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If you're doing an Internet search for "mortar gun," it will be more productive to try "grout gun" instead. Otherwise, you'll be confronted with products that help you clean out an enemy machine gun nest. The type of mortar gun used for home renovation and repair has a much more modest aim -- to ease the pain of applying grout between wall and floor tiles or bricks.
Most of us who own homes have been there. The problem is figuring out a way to get a material the consistency of toothpaste to remain inside a narrow path without slopping over onto the tiles themselves. It's difficult to find a trowel-type tool that can operate effectively in such close confines, and the result is often doing the same job twice -- once to apply the grout, a second time to clean off the spatter.
Among the devices that have been developed to deal with this sticky -- literally -- dilemma are the grout float and the grout bag. The former is a flat hand tool that aims to funnel grout into crevices more efficiently than a standard trowel. The latter operates much like a tube of toothpaste, squeezing the contents out from the bottom. As with toothpaste, however, dispensing the grout becomes more and more difficult as the level diminishes.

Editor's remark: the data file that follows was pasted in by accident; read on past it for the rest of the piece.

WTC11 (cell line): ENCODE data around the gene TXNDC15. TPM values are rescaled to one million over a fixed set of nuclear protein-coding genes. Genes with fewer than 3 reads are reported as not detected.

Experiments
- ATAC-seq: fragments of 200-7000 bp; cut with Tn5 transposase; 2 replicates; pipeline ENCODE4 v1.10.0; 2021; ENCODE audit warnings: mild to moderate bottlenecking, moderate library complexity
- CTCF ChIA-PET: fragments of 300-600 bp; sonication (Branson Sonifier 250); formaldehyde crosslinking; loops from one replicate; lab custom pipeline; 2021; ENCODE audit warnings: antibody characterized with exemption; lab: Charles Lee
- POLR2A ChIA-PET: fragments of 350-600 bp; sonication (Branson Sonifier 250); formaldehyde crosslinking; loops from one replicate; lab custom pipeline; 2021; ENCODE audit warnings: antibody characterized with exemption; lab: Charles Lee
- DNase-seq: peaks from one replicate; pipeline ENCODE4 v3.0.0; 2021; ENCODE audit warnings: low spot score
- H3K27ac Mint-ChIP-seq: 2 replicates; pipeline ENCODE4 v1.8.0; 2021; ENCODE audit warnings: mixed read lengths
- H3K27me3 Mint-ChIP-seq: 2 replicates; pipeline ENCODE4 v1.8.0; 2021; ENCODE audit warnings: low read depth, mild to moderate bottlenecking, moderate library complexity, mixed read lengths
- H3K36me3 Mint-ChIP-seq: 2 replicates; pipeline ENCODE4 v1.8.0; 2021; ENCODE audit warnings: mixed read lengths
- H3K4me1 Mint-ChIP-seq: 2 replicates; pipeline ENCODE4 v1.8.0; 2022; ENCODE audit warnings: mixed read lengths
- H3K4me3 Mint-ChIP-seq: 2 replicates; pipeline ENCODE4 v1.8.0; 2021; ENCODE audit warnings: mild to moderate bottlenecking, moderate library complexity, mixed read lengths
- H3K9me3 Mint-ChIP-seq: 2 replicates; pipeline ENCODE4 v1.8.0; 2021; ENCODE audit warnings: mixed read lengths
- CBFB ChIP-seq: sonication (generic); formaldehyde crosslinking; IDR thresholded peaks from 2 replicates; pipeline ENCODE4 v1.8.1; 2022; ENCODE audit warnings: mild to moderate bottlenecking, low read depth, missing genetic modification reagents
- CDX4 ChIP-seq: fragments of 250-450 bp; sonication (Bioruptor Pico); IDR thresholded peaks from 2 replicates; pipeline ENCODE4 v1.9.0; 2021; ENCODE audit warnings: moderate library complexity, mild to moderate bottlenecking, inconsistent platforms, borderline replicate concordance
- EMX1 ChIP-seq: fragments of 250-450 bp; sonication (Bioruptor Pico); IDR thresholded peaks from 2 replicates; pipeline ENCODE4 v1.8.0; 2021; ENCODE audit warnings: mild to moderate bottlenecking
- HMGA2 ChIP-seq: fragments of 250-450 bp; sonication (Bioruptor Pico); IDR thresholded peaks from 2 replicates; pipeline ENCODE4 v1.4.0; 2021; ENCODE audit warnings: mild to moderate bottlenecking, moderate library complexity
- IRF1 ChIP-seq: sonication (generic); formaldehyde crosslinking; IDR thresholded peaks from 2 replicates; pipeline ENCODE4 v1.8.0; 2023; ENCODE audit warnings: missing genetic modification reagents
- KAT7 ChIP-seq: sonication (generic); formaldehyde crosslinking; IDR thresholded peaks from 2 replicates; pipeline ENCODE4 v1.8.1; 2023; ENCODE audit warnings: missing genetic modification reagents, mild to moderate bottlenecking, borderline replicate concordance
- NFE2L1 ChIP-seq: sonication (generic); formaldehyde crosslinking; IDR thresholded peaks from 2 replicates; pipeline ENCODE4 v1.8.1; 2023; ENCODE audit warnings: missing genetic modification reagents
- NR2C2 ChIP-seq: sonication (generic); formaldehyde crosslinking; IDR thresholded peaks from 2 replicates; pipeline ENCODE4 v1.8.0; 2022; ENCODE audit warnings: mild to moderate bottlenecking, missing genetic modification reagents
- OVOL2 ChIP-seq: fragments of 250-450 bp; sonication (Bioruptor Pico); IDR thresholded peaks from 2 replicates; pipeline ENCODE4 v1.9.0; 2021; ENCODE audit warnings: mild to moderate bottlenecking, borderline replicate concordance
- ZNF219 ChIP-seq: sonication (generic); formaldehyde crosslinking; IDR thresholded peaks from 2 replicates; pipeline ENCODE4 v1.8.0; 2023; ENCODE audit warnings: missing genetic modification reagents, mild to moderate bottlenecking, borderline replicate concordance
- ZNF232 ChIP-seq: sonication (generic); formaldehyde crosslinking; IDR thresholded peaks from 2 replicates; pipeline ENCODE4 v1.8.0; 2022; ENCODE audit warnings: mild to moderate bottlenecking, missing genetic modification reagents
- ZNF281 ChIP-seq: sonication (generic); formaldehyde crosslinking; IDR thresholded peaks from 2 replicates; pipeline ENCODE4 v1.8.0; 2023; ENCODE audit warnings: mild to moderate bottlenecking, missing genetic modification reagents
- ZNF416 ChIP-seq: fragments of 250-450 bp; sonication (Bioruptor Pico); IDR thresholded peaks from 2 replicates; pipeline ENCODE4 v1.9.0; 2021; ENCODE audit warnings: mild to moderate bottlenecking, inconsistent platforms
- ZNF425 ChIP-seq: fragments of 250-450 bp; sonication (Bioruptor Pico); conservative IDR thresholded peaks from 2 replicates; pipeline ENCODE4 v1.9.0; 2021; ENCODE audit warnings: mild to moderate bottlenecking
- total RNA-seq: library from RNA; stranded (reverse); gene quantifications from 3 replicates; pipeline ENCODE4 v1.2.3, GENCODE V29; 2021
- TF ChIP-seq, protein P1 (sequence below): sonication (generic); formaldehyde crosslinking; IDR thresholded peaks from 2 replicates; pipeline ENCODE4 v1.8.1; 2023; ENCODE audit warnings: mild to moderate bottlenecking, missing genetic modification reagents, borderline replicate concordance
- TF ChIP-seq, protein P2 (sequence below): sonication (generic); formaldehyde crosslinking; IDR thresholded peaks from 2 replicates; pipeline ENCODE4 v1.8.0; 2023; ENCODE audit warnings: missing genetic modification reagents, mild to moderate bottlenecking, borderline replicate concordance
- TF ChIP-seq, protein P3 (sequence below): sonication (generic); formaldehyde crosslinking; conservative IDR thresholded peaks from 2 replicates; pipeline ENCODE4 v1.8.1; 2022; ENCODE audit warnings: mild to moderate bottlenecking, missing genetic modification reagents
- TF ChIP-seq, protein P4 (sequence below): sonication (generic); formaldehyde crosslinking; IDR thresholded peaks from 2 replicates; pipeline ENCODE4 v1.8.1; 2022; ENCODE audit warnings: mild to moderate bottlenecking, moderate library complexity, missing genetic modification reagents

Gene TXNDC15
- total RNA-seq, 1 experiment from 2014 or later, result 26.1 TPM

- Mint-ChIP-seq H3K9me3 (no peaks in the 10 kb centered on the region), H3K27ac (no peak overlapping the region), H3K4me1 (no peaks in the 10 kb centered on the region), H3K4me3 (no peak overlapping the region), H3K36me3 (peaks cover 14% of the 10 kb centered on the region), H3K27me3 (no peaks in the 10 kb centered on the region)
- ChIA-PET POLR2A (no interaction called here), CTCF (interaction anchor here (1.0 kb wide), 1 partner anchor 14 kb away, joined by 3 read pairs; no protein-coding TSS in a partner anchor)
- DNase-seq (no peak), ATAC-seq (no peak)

The mortar gun, meanwhile, features a long, anteater-type nose and a larger capacity for grout than most bags. It actually won't reduce the need to stretch or stoop, as one mortar gun Website promises, but it is easier on the body when the job requires applying grout to a wall or ceiling. Some guns use a plunger device to feed the grout, others a trigger. Aimed properly with both hands, a mortar gun can facilitate inserting mortar more neatly between tiles or bricks, with less of the inevitable overflow that makes grouting a multiple-step process.
The mortar is loaded into a cylinder that fits into the rear of the gun. One advantage over a grout bag is that the mortar gun can be taken apart from the side and cleaned more easily. Another is that the device feeds the grout toward the nozzle more efficiently.
Try to estimate the amount of grout to be used as closely as possible, so it doesn't remain inside and harden. Clean the device after each use. Also, adding WD40® or some other lubricant to the inside of the cylinder helps keep the grout from sticking to the sides.
You do not mention the Quikpoint Mortar Gun in the above article. This unit is powered by any drill and is by far the easiest and most controlled way to apply mortar to any masonry joint.
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